Woah, hold on a second here.  How could this have happened?  People don’t just wake up pathetic and lazy do they?  How do you take the grandchildren of the greatest generation and turn them into a bunch of spoiled ninnies?

Twenge attributes the shift to broad changes in parenting styles and teaching methods, in response to the growing belief that children should always feel good about themselves, no matter what. As the years have passed, efforts to boost self-esteem—and to decouple it from performance—have become widespread.

Wait.  Are you saying that I should be…accomplishing something?  That what I do is part of what makes me who I am?  This is starting to sound a lot like heresy.  Dude, I am amazing!  Have you ever heard me riff on how bad Coldplay sucks?  Seriously, it is hilarious.  Everybody thinks so.  If that doesn’t make me great, I can’t even imagine what would.

These efforts have succeeded in making today’s youth more confident and individualistic. But that may not benefit them in adulthood, particularly in this economic environment. Twenge writes that “self-esteem without basis encourages laziness rather than hard work,” and that “the ability to persevere and keep going” is “a much better predictor of life outcomes than self-esteem.” She worries that many young people might be inclined to simply give up in this job market. “You’d think if people are more individualistic, they’d be more independent,” she told me. “But it’s not really true. There’s an element of entitlement—they expect people to figure things out for them.”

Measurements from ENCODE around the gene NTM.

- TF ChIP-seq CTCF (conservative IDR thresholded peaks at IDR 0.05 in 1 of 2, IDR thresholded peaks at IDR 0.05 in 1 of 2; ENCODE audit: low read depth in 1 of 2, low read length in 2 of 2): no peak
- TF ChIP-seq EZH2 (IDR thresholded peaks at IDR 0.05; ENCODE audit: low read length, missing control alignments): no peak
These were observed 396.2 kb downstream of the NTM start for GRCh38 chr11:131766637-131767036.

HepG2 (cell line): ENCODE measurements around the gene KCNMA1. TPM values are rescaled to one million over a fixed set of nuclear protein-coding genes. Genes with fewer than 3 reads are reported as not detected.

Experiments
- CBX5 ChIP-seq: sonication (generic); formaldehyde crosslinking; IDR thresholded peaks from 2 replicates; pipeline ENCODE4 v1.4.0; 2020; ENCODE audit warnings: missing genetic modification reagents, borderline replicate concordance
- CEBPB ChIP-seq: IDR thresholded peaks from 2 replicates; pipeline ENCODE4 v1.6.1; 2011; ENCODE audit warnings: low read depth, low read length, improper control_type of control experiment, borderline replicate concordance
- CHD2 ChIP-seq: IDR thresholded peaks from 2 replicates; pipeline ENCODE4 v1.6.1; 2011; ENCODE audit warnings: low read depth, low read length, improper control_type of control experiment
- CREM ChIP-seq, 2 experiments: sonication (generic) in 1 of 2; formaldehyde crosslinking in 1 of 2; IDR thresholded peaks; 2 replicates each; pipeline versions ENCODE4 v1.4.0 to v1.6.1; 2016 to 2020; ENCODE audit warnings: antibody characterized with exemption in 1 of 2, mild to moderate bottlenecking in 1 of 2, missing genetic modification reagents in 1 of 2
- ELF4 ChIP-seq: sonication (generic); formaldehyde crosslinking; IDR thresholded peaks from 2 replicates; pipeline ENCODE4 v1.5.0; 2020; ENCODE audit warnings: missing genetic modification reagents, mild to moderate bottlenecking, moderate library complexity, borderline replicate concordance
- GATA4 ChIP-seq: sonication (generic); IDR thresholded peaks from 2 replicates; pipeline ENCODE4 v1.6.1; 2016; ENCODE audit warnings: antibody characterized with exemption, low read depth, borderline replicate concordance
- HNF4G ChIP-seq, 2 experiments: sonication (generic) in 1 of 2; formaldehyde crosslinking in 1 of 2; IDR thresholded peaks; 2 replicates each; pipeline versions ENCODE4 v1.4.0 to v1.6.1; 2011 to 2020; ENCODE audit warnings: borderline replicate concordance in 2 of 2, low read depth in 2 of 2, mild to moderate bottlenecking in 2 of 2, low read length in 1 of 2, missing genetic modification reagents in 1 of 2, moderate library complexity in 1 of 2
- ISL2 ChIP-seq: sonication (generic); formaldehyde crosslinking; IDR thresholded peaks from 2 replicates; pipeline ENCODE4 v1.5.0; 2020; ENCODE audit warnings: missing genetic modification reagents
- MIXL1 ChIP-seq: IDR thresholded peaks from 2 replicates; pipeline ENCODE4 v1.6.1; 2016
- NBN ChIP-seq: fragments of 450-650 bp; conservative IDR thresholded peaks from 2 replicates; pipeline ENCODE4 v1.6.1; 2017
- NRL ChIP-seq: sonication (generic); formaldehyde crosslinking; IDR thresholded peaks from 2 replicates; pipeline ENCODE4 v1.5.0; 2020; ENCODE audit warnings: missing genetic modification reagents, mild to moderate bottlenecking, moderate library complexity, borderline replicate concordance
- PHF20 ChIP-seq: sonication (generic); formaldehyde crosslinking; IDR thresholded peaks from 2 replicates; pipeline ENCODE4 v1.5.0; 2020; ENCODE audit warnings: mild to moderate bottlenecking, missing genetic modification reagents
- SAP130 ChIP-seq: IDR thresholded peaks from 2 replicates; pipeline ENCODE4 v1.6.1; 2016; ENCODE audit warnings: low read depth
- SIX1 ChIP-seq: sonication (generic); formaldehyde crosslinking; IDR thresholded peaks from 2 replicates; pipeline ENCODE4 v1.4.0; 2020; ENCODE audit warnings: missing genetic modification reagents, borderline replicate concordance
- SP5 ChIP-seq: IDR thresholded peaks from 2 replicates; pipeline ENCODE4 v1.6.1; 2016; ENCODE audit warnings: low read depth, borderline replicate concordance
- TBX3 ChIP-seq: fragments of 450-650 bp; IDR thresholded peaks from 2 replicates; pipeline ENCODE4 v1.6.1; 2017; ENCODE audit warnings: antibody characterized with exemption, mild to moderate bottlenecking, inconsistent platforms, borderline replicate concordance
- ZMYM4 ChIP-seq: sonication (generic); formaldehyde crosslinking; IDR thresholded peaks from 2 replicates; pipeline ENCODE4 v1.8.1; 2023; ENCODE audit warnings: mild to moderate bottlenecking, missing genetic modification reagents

Look, lady.  I don’t know what planet you’re from, but here in America, we have been born into excellence.  Take a look around: we are the young aristocrats, inheritors of the world.  There is no artisan-fashioned pleasure we haven’t sampled by the age of fifteen.  Our ennui is the only thing we’ve truly earned and all we truly need.  Leave shoe-shining and manufacture to our imported servants and sweatshop trinket fabricators and be sure your satellites and cell towers never falter, for the only way you’ll ever really incur our wrath is by disrupting our endless supply of novel distractions.

Oh, and keep fiddling.